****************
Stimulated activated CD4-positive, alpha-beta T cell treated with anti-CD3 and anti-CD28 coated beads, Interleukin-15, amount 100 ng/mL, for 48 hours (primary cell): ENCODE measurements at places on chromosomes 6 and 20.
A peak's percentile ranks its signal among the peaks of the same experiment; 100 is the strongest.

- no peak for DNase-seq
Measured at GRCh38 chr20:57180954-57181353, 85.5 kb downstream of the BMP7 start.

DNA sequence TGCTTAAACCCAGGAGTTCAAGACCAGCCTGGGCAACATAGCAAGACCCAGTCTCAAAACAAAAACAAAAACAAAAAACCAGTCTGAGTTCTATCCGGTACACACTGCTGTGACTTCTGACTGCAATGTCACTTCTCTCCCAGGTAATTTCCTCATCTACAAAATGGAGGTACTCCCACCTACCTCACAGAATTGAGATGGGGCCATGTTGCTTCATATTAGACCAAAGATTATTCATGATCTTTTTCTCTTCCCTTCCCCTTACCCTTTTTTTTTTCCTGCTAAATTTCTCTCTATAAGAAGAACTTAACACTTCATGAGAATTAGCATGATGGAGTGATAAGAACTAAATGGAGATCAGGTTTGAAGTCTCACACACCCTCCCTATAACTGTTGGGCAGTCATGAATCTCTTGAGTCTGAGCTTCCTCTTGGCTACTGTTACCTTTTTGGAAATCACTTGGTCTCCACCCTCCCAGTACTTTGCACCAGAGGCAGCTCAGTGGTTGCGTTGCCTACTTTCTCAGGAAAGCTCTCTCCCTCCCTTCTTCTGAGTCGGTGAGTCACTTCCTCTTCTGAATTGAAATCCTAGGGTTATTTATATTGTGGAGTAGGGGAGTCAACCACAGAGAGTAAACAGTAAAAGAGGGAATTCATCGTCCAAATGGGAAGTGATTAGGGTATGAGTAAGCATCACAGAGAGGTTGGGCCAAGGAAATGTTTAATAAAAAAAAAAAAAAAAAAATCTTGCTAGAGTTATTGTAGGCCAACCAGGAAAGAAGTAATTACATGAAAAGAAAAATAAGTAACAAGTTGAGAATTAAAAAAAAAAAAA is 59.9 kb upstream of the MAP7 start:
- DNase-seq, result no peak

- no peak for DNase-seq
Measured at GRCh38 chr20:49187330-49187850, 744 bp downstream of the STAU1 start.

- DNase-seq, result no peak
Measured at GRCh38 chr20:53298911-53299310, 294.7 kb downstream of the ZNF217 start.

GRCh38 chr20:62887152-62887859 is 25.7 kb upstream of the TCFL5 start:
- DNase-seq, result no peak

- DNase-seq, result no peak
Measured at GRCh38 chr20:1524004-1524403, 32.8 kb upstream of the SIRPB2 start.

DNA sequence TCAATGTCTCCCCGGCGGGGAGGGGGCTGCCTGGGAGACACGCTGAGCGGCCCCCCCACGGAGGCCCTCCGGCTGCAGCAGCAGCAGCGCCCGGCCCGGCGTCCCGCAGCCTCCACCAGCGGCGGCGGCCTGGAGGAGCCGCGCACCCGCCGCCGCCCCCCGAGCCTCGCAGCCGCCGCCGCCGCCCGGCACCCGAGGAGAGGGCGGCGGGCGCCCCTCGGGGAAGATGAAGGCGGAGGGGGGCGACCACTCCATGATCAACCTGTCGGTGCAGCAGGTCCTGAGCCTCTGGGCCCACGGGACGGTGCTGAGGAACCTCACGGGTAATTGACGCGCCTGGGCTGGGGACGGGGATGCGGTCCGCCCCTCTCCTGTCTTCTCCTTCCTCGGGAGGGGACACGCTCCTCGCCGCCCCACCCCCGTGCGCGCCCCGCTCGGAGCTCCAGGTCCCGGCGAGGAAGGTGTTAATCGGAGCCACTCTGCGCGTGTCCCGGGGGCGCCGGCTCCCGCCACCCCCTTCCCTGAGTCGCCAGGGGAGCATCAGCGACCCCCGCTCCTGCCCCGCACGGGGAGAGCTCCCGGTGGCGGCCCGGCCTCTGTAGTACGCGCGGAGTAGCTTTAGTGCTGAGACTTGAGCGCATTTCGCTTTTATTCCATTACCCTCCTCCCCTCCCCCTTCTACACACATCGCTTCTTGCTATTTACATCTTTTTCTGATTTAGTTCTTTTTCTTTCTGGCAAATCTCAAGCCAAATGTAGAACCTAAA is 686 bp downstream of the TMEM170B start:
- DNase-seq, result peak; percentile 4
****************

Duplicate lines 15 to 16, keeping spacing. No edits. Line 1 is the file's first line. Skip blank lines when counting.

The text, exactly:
DNA sequence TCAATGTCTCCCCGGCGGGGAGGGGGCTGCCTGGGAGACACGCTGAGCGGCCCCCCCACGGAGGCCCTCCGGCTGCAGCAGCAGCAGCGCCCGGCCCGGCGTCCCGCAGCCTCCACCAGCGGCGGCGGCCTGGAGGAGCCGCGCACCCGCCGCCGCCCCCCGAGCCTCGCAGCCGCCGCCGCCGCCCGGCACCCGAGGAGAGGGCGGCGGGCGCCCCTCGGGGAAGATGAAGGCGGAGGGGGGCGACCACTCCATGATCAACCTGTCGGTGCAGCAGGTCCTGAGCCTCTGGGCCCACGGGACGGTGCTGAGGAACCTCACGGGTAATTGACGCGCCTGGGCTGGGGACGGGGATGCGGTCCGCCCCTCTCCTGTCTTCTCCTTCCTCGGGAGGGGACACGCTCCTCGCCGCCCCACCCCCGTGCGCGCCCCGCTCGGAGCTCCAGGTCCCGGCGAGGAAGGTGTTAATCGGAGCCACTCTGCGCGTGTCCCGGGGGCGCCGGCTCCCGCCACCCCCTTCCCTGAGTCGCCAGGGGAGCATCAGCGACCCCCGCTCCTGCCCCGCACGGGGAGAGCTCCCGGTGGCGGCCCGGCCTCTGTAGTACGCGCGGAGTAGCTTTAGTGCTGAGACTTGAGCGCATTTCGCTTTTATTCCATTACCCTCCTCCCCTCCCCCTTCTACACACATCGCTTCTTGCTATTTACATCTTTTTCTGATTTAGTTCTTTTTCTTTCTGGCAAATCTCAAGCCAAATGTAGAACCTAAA is 686 bp downstream of the TMEM170B start:
- DNase-seq, result peak; percentile 4